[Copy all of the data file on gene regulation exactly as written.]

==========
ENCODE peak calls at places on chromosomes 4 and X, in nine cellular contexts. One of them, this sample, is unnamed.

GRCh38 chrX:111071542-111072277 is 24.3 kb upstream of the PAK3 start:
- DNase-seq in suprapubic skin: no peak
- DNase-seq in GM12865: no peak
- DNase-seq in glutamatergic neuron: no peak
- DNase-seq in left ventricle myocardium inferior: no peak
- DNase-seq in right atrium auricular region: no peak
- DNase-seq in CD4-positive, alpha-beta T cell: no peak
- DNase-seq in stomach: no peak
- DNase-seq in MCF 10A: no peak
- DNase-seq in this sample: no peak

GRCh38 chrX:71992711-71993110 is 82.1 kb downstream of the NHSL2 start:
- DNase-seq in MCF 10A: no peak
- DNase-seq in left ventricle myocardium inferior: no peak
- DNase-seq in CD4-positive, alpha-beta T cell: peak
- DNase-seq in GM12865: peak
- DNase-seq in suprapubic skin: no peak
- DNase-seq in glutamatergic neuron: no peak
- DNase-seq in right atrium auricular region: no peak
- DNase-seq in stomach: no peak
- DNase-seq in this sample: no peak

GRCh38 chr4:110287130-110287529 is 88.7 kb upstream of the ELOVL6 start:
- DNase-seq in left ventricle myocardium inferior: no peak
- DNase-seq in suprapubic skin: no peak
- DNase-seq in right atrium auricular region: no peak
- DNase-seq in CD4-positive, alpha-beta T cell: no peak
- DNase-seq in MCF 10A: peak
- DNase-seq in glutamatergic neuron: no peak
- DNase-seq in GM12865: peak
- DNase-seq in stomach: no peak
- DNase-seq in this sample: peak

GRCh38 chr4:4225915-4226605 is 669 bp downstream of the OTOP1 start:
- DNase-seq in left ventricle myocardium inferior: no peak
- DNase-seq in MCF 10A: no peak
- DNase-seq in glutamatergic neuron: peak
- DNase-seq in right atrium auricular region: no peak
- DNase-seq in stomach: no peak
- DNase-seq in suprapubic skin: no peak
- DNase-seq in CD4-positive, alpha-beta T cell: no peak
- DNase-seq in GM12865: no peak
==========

ENCODE peak calls at places on chromosomes 4 and X, in nine cellular contexts. One of them, this sample, is unnamed.

GRCh38 chrX:111071542-111072277 is 24.3 kb upstream of the PAK3 start:
- DNase-seq in suprapubic skin: no peak
- DNase-seq in GM12865: no peak
- DNase-seq in glutamatergic neuron: no peak
- DNase-seq in left ventricle myocardium inferior: no peak
- DNase-seq in right atrium auricular region: no peak
- DNase-seq in CD4-positive, alpha-beta T cell: no peak
- DNase-seq in stomach: no peak
- DNase-seq in MCF 10A: no peak
- DNase-seq in this sample: no peak

GRCh38 chrX:71992711-71993110 is 82.1 kb downstream of the NHSL2 start:
- DNase-seq in MCF 10A: no peak
- DNase-seq in left ventricle myocardium inferior: no peak
- DNase-seq in CD4-positive, alpha-beta T cell: peak
- DNase-seq in GM12865: peak
- DNase-seq in suprapubic skin: no peak
- DNase-seq in glutamatergic neuron: no peak
- DNase-seq in right atrium auricular region: no peak
- DNase-seq in stomach: no peak
- DNase-seq in this sample: no peak

GRCh38 chr4:110287130-110287529 is 88.7 kb upstream of the ELOVL6 start:
- DNase-seq in left ventricle myocardium inferior: no peak
- DNase-seq in suprapubic skin: no peak
- DNase-seq in right atrium auricular region: no peak
- DNase-seq in CD4-positive, alpha-beta T cell: no peak
- DNase-seq in MCF 10A: peak
- DNase-seq in glutamatergic neuron: no peak
- DNase-seq in GM12865: peak
- DNase-seq in stomach: no peak
- DNase-seq in this sample: peak

GRCh38 chr4:4225915-4226605 is 669 bp downstream of the OTOP1 start:
- DNase-seq in left ventricle myocardium inferior: no peak
- DNase-seq in MCF 10A: no peak
- DNase-seq in glutamatergic neuron: peak
- DNase-seq in right atrium auricular region: no peak
- DNase-seq in stomach: no peak
- DNase-seq in suprapubic skin: no peak
- DNase-seq in CD4-positive, alpha-beta T cell: no peak
- DNase-seq in GM12865: no peak